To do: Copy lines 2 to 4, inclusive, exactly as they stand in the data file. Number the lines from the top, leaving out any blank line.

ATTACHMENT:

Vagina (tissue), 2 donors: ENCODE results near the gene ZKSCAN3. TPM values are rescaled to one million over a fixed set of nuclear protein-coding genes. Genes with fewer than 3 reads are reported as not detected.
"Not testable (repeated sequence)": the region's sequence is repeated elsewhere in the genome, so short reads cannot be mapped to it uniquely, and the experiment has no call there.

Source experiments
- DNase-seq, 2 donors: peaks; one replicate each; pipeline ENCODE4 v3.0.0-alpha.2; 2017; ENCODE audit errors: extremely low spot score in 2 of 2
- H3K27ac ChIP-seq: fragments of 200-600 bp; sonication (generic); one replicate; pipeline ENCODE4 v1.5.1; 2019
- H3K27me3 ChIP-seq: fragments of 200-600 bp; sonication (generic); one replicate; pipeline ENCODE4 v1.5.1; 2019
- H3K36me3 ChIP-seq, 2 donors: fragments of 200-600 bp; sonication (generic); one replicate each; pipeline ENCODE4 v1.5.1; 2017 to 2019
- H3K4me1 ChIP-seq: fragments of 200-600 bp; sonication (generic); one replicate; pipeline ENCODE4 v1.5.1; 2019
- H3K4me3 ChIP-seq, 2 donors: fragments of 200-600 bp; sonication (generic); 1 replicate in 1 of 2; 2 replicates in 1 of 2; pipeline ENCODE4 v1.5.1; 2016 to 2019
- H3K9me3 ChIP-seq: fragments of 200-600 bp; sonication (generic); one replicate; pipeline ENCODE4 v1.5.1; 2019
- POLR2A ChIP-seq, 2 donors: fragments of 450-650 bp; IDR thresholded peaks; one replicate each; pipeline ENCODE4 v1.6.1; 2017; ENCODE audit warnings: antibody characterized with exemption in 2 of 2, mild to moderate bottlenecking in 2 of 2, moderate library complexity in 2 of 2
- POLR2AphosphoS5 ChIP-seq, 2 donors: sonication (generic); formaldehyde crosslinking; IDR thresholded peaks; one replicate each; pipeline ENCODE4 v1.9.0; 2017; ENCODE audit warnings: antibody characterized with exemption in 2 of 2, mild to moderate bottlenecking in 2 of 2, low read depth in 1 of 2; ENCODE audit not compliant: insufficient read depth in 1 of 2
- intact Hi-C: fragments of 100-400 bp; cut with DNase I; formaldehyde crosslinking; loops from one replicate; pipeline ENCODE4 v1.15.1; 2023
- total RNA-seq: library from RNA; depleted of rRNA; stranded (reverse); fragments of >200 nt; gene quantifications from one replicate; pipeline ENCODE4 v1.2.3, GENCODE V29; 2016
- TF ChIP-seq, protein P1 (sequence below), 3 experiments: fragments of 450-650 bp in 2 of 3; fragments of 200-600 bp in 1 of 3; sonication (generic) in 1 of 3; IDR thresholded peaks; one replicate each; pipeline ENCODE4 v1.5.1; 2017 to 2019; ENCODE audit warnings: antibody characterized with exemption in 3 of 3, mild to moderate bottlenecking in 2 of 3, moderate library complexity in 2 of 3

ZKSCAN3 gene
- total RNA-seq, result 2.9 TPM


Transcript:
"Not testable (repeated sequence)": the region's sequence is repeated elsewhere in the genome, so short reads cannot be mapped to it uniquely, and the experiment has no call there.

Source experiments
- DNase-seq, 2 donors: peaks; one replicate each; pipeline ENCODE4 v3.0.0-alpha.2; 2017; ENCODE audit errors: extremely low spot score in 2 of 2